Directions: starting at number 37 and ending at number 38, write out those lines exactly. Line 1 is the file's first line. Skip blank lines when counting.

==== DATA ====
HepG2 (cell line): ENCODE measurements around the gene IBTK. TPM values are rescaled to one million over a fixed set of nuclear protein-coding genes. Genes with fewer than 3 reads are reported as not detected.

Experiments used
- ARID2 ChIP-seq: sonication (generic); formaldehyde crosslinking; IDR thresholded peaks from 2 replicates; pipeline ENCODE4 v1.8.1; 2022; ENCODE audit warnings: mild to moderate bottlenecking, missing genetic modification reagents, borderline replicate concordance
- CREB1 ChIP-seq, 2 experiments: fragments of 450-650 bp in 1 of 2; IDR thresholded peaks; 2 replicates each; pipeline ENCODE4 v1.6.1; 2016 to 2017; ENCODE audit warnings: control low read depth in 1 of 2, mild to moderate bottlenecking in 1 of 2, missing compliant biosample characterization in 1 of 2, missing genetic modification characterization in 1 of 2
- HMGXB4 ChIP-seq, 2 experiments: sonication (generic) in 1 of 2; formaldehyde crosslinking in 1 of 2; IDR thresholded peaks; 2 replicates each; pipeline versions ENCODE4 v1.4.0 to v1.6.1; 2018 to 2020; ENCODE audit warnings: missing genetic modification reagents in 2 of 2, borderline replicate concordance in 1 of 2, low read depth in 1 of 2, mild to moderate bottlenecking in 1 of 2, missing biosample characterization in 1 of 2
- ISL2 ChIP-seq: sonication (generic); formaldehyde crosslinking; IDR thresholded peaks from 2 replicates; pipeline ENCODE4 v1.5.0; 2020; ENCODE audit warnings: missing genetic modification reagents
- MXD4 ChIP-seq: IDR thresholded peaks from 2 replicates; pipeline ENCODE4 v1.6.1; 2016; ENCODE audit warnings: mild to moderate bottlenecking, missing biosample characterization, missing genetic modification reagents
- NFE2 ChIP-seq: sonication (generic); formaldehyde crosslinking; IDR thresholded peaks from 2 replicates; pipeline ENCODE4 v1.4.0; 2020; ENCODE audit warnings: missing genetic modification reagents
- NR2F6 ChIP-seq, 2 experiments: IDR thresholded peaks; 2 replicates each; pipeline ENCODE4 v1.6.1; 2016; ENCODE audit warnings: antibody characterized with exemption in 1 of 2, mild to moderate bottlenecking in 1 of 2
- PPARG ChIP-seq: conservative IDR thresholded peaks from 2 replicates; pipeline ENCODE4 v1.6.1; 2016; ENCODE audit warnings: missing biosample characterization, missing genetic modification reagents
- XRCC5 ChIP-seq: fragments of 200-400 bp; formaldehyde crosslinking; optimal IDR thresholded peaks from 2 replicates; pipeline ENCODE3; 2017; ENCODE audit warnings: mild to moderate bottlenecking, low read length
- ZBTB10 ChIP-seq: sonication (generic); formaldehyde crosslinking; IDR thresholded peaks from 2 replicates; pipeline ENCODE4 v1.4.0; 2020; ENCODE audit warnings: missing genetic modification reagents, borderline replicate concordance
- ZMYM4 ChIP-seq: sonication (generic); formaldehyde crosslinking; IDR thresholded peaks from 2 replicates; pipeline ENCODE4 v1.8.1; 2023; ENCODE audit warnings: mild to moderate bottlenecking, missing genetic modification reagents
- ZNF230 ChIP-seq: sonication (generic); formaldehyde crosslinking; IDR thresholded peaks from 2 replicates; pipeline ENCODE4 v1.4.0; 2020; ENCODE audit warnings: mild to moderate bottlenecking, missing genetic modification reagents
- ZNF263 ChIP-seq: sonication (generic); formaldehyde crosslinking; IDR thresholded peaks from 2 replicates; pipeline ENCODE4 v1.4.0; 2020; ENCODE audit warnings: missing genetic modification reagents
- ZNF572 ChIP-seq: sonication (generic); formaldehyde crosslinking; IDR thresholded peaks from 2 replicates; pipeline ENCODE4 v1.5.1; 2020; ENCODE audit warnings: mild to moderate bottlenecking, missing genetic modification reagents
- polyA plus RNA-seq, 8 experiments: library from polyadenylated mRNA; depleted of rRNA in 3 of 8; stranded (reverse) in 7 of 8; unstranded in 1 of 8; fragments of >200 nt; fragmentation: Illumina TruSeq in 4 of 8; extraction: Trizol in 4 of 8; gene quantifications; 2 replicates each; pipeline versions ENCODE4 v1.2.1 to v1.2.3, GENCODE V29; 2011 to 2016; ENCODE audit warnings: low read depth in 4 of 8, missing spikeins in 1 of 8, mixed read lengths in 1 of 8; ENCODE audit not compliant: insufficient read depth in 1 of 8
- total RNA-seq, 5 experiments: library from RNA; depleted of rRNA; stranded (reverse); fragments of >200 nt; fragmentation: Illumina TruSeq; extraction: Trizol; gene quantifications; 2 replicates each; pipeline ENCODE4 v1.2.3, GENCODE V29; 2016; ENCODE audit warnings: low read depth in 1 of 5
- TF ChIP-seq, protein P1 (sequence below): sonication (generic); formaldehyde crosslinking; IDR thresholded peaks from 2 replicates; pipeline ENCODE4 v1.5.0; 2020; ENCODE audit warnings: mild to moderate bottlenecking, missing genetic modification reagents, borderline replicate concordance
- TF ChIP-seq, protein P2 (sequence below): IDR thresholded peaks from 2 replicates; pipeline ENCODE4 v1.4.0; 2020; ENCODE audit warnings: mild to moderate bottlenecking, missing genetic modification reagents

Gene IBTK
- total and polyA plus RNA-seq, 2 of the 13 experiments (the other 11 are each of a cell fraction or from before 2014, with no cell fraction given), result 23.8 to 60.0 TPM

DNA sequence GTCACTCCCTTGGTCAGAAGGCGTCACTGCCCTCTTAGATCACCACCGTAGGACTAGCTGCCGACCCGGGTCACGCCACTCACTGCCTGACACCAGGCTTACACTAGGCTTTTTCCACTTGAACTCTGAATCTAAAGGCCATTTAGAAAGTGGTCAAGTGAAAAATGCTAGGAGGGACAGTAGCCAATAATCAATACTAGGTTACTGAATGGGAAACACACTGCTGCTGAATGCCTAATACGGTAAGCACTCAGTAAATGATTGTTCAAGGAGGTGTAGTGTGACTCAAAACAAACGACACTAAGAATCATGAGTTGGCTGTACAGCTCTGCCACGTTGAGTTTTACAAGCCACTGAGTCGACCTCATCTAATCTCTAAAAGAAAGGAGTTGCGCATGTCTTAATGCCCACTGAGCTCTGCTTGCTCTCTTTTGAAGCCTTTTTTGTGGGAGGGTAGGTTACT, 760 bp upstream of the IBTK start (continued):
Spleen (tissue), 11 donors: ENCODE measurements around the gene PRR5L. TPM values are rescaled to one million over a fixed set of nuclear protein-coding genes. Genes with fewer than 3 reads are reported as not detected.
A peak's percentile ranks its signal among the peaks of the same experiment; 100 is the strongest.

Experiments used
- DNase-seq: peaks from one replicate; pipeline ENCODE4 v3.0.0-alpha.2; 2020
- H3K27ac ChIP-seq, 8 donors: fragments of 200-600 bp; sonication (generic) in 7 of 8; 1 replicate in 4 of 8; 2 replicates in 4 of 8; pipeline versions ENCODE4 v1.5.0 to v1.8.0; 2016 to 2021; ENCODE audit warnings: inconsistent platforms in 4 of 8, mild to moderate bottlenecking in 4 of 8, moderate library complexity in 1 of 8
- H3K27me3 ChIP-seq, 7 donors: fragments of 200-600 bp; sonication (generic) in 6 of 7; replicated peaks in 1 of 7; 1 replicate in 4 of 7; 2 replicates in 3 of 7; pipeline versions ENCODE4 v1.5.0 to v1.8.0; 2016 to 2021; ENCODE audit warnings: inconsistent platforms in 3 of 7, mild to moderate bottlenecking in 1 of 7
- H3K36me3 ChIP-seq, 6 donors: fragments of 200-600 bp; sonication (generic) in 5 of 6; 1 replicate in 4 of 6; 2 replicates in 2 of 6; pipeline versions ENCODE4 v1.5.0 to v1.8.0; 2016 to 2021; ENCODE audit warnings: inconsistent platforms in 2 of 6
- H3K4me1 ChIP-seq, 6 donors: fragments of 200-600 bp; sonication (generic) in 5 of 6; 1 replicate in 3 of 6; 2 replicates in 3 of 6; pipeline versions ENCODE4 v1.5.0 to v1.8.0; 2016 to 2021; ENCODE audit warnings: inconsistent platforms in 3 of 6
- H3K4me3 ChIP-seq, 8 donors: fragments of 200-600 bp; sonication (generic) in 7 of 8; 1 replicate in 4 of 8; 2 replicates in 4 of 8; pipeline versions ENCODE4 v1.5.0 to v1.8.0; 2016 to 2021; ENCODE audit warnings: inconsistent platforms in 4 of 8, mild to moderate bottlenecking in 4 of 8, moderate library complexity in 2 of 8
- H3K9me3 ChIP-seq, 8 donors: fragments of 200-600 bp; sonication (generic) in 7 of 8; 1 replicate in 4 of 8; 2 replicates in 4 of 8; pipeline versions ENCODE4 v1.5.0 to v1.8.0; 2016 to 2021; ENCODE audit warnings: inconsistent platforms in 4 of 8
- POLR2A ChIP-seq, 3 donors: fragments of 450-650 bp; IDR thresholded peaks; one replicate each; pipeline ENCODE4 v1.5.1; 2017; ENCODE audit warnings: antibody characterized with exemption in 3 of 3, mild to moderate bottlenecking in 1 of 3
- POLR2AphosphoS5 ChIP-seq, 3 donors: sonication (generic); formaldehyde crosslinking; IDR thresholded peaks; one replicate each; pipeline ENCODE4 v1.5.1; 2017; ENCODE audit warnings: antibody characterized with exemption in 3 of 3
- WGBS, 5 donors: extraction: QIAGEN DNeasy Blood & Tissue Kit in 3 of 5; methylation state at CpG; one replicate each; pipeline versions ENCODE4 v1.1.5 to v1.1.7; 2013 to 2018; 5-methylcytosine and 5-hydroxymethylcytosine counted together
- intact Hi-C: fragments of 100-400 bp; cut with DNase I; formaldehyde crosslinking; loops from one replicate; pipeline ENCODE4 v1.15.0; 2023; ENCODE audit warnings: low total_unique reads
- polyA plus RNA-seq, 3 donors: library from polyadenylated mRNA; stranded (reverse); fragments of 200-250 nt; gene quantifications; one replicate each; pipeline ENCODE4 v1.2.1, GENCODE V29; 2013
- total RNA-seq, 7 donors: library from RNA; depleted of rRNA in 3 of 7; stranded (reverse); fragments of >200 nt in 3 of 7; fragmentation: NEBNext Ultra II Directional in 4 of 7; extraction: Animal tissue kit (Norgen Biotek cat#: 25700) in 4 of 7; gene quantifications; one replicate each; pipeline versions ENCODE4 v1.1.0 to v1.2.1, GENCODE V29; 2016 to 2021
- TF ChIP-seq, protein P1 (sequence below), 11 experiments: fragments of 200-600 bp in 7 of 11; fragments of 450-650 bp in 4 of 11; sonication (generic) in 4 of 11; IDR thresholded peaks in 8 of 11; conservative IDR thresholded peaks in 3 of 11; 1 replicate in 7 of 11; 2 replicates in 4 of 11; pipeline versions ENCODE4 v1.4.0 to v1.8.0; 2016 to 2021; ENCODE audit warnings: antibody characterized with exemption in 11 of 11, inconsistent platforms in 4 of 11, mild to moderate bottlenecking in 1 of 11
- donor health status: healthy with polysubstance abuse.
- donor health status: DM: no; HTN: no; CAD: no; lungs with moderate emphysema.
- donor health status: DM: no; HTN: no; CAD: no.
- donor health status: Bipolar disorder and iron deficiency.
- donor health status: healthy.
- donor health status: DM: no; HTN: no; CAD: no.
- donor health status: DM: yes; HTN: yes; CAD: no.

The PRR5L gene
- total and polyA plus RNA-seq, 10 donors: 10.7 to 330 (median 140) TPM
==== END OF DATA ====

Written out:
- intact Hi-C: fragments of 100-400 bp; cut with DNase I; formaldehyde crosslinking; loops from one replicate; pipeline ENCODE4 v1.15.0; 2023; ENCODE audit warnings: low total_unique reads
- polyA plus RNA-seq, 3 donors: library from polyadenylated mRNA; stranded (reverse); fragments of 200-250 nt; gene quantifications; one replicate each; pipeline ENCODE4 v1.2.1, GENCODE V29; 2013